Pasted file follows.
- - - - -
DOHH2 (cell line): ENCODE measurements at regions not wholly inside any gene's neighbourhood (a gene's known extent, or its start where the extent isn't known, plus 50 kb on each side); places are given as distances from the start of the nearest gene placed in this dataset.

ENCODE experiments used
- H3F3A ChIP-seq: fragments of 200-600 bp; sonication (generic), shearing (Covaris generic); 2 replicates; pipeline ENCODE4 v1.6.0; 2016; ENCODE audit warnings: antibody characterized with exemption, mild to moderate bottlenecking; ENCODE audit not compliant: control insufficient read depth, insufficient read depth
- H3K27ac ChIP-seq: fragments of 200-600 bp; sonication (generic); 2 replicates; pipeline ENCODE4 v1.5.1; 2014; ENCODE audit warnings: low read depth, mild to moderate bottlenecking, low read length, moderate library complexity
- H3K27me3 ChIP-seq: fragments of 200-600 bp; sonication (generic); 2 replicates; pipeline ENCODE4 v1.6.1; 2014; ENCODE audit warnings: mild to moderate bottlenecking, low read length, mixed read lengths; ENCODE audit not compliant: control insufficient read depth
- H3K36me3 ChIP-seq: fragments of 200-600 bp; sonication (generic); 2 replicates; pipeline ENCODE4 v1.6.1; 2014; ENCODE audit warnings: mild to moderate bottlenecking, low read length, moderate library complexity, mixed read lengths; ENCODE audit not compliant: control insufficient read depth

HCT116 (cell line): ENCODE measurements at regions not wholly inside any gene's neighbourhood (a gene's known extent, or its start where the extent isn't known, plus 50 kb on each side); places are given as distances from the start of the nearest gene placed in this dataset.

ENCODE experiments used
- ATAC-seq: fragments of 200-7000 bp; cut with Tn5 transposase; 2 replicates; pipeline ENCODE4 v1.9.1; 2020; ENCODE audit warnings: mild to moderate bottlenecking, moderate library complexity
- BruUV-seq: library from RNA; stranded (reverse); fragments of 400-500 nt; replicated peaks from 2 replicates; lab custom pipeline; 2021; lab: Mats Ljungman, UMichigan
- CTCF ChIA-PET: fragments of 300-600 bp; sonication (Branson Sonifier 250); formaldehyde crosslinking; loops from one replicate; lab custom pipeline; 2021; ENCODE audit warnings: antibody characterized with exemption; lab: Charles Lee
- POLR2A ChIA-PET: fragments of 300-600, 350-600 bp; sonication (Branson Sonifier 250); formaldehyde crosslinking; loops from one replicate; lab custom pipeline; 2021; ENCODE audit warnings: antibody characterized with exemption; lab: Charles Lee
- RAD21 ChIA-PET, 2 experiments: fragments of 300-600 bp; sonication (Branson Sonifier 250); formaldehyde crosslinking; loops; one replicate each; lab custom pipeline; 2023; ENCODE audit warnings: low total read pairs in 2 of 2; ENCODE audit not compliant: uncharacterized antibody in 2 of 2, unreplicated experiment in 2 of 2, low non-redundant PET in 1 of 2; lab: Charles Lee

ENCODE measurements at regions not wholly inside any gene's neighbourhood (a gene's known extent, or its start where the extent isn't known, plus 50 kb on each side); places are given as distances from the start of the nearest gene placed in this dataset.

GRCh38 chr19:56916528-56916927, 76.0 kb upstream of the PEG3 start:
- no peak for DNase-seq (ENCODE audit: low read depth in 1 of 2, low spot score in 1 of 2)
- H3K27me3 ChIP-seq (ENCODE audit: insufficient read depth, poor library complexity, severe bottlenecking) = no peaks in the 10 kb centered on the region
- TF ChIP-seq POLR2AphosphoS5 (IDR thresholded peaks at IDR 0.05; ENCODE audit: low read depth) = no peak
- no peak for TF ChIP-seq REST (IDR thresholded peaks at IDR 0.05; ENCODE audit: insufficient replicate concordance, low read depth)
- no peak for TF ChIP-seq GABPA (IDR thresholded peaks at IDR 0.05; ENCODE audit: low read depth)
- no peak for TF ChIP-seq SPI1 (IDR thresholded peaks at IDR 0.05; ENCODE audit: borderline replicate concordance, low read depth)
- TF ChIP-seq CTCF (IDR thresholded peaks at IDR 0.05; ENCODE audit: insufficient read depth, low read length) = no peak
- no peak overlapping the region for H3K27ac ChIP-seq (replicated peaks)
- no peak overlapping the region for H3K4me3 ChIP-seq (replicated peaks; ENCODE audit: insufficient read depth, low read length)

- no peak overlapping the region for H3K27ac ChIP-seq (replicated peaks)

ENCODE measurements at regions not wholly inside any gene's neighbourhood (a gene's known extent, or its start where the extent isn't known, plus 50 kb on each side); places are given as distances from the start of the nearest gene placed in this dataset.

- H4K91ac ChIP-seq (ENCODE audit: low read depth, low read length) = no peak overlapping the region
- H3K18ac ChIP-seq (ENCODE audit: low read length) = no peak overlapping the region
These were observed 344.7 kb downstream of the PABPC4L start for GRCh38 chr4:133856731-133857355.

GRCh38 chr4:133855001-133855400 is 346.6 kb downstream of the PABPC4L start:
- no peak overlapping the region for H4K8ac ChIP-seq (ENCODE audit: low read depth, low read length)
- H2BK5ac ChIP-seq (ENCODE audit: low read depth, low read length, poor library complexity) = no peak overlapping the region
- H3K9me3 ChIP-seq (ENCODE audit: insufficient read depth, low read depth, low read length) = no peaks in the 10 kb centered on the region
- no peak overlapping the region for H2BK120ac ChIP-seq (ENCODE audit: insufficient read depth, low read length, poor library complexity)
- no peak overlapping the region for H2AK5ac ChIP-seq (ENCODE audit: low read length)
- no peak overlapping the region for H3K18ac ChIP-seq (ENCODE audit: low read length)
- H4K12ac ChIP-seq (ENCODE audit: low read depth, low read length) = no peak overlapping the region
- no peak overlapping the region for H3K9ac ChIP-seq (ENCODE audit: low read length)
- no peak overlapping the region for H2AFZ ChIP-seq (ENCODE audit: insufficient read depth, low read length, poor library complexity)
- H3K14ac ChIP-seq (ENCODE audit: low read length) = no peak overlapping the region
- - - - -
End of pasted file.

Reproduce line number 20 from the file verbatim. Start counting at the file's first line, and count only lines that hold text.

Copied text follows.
- no peak for TF ChIP-seq GABPA (IDR thresholded peaks at IDR 0.05; ENCODE audit: low read depth)